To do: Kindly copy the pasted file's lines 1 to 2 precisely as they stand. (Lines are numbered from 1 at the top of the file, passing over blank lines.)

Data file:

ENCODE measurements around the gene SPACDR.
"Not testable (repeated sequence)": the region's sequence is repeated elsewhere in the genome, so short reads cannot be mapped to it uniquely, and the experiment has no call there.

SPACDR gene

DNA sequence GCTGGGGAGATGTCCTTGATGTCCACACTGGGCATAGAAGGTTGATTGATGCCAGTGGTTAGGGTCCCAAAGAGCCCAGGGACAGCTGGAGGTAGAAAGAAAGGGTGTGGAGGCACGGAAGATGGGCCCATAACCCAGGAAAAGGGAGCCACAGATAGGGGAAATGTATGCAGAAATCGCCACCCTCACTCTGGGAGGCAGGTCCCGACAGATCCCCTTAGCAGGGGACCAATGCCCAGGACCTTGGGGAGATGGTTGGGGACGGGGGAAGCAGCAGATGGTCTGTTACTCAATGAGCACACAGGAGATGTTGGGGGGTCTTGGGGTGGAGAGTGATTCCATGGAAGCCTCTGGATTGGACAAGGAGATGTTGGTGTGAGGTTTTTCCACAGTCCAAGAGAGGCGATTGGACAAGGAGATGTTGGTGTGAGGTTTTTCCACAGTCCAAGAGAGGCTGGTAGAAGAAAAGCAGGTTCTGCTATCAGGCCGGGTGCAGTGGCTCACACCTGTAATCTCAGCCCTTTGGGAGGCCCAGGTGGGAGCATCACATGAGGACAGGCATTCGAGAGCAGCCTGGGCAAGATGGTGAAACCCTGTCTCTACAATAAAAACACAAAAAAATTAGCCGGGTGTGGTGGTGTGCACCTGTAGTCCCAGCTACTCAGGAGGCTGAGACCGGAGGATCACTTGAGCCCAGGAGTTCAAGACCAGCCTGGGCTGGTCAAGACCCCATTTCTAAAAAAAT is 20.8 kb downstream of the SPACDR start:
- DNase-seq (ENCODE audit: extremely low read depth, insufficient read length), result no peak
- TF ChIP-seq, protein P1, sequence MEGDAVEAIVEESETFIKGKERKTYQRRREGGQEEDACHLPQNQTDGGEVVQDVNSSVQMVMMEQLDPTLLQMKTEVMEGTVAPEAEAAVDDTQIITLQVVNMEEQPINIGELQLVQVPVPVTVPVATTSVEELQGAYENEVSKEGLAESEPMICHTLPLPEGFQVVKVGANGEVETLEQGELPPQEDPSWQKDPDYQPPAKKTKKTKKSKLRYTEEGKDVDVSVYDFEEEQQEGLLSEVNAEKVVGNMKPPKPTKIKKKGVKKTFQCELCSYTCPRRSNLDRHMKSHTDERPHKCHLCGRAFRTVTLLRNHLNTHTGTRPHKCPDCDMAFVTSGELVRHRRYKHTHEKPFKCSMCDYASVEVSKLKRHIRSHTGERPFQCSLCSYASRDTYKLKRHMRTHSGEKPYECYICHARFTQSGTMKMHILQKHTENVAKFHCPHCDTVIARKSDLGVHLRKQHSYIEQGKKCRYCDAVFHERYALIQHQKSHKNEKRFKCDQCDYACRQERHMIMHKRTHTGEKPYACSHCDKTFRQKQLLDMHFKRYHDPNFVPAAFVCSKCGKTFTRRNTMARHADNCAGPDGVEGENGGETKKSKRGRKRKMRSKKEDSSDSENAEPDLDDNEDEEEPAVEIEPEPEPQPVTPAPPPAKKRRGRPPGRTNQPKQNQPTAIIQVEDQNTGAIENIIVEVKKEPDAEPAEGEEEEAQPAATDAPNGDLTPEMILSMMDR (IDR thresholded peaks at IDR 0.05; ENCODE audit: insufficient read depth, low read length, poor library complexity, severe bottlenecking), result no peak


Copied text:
ENCODE measurements around the gene SPACDR.
"Not testable (repeated sequence)": the region's sequence is repeated elsewhere in the genome, so short reads cannot be mapped to it uniquely, and the experiment has no call there.